But would he have come up with the explanation that Gábor Horváth, Susanne Åkesson and colleagues from Hungary and Sweden have: that zebra's stripes stave off blood-sucking insects? The team publishes their discovery that zebra stripes is the least attractive hide pattern for voracious horsefiles in the Journal of Experimental Biology at http://jeb.biologists.org/.
Horseflies (tabanids) deliver nasty bites, carry disease and distract grazing animals from feeding. According to Horváth and colleagues, these insects are attracted to horizontally polarized light because reflections from water are horizontally polarized and aquatic insects use this phenomenon to identify stretches of water where they can mate and lay eggs.
However, blood-sucking female tabanids are also guided to victims by linearly polarized light reflected from their hides. Explaining that horseflies are more attracted to dark horses than to white horses, the team also points out that developing zebra embryos start out with a dark skin, but go on to develop white stripes before birth. The team wondered whether the zebra's stripy hide might have evolved to disrupt their attractive dark skins and make them less appealing to voracious bloodsuckers, such as tabanids.
Travelling to a horsefly-infested horse farm near Budapest, the team tested how attractive these blood-sucking insects found black and white stripes by varying the width, density and angle of the stripes and the direction of polarization of the light that they reflected. Trapping attracted insects with oil and glue, the team found that the striped patterns attracted fewer flies as the stripes became narrower, with the narrowest stripes attracting the fewest tabanids.
The team then tested the attractiveness of white, dark and striped horse models. Suspecting that the striped horse would attract an intermediate number of flies between the white and dark models, the team was surprised to find that the striped model was the least attractive of all.
Finally, when the team measured the stripe widths and polarization patterns of light reflected from real zebra hides, they found that the zebra's pattern correlated well with the patterns that were least attractive to horseflies.
'We conclude that zebras have evolved a coat pattern in which the stripes are narrow enough to ensure minimum attractiveness to tabanid flies', says the team and they add, 'The selection pressure for striped coat patterns as a response to blood-sucking dipteran parasites is probably high in this region [Africa]'.
IF REPORTING ON THIS STORY, PLEASE MENTION THE JOURNAL OF EXPERIMENTAL BIOLOGY AS THE SOURCE AND, IF REPORTING ONLINE, PLEASE CARRY A LINK TO: http://jeb.biologists.org
REFERENCE: Egri, Á., Blahó, M., Kriska, G., Farkas, R., Gyurkovszky, M., Åkesson, S. and Horváth, G. (2012). Polarotactic tabanids find striped patterns with brightness and/or polarization modulation least attractive: an advantage of zebra stripes. J. Exp. Biol. 215, 736-745.
This article is posted on this site to give advance access to other authorised media who may wish to report on this story. Full attribution is required, and if reporting online a link to jeb.biologists.com is also required. The story posted here is COPYRIGHTED. Therefore advance permission is required before any and every reproduction of each article in full. PLEASE CONTACT firstname.lastname@example.org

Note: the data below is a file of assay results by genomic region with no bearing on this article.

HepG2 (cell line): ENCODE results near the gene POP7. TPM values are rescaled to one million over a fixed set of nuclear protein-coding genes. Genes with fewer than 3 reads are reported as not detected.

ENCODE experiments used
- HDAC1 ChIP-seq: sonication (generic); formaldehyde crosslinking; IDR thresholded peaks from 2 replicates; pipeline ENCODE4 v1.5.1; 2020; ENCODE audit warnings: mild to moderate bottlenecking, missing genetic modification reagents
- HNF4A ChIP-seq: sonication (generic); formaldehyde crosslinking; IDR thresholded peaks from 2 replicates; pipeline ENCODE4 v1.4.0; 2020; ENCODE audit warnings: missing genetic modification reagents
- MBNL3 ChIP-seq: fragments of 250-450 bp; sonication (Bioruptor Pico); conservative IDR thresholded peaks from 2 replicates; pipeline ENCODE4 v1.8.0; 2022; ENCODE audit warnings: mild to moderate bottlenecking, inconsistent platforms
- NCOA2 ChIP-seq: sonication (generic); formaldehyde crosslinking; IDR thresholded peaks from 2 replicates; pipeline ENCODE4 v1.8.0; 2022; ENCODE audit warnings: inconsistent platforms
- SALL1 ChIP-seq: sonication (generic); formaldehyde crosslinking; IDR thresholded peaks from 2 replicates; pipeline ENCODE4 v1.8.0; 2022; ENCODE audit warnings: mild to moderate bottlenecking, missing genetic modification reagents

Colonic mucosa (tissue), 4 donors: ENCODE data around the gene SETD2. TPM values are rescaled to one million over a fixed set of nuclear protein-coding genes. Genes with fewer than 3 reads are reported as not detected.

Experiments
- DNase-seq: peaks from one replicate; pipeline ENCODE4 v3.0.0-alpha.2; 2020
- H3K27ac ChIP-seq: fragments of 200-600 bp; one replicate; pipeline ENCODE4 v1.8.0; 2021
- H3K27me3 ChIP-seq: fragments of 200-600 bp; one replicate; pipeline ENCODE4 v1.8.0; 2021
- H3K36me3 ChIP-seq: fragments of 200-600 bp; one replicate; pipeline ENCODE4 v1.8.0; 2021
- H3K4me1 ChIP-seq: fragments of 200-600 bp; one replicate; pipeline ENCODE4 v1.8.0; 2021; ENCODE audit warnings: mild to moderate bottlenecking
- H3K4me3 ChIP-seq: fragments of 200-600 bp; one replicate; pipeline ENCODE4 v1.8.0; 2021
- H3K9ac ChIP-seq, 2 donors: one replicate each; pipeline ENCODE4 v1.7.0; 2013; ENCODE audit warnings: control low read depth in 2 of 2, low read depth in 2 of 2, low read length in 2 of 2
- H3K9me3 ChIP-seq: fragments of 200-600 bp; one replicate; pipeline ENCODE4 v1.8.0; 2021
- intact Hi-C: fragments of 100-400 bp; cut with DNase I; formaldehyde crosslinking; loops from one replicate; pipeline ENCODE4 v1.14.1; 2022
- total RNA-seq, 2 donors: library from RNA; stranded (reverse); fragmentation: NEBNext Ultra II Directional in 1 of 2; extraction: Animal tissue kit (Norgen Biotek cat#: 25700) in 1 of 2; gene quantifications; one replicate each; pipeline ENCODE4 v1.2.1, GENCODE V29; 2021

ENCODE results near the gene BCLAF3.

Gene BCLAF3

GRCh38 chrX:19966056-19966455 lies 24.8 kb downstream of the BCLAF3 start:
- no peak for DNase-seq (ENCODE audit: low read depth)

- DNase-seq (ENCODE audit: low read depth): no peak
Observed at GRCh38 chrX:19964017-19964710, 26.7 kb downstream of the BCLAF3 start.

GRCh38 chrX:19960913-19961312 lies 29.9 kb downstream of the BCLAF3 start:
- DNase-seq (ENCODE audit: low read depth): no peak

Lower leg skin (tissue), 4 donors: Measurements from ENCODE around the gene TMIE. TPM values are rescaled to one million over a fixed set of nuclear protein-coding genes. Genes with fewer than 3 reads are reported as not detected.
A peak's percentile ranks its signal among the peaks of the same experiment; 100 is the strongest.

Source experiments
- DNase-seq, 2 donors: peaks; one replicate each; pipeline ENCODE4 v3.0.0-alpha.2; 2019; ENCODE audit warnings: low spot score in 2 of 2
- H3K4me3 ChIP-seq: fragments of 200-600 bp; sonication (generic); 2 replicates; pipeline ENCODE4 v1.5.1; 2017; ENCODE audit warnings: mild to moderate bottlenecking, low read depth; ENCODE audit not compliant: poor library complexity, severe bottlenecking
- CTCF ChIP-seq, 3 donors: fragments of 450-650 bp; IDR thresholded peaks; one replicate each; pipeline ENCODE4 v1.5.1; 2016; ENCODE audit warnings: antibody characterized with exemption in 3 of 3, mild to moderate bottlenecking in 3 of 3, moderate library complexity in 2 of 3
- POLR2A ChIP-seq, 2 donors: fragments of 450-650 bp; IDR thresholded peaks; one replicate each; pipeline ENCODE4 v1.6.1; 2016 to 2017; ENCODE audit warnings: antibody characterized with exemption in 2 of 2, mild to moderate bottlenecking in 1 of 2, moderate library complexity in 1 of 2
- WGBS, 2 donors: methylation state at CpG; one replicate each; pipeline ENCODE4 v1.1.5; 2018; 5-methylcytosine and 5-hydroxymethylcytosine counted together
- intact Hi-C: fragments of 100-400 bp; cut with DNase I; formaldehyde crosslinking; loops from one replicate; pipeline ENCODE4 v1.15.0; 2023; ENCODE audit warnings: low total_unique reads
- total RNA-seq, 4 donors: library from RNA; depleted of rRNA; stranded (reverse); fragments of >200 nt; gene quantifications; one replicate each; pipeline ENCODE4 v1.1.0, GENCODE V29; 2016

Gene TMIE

Single-stranded DNA and RNA origami go live
15.12.2017 | Wyss Institute for Biologically Inspired Engineering at Harvard
New antbird species discovered in Peru by LSU ornithologists
15.12.2017 | Louisiana State University
DNA molecules that follow specific instructions could offer more precise molecular control of synthetic chemical systems, a discovery that opens the door for engineers to create molecular machines with new and complex behaviors.
Researchers have created chemical amplifiers and a chemical oscillator using a systematic method that has the potential to embed sophisticated circuit...
MPQ scientists achieve long storage times for photonic quantum bits which break the lower bound for direct teleportation in a global quantum network.
Concerning the development of quantum memories for the realization of global quantum networks, scientists of the Quantum Dynamics Division led by Professor...
Researchers have developed a water cloaking concept based on electromagnetic forces that could eliminate an object's wake, greatly reducing its drag while...
Tiny pores at a cell's entryway act as miniature bouncers, letting in some electrically charged atoms--ions--but blocking others. Operating as exquisitely sensitive filters, these "ion channels" play a critical role in biological functions such as muscle contraction and the firing of brain cells.
To rapidly transport the right ions through the cell membrane, the tiny channels rely on a complex interplay between the ions and surrounding molecules,...
The miniaturization of the current technology of storage media is hindered by fundamental limits of quantum mechanics. A new approach consists in using so-called spin-crossover molecules as the smallest possible storage unit. Similar to normal hard drives, these special molecules can save information via their magnetic state. A research team from Kiel University has now managed to successfully place a new class of spin-crossover molecules onto a surface and to improve the molecule’s storage capacity. The storage density of conventional hard drives could therefore theoretically be increased by more than one hundred fold. The study has been published in the scientific journal Nano Letters.
Over the past few years, the building blocks of storage media have gotten ever smaller. But further miniaturization of the current technology is hindered by...
11.12.2017 | Event News
08.12.2017 | Event News
07.12.2017 | Event News
15.12.2017 | Power and Electrical Engineering
15.12.2017 | Materials Sciences
15.12.2017 | Life Sciences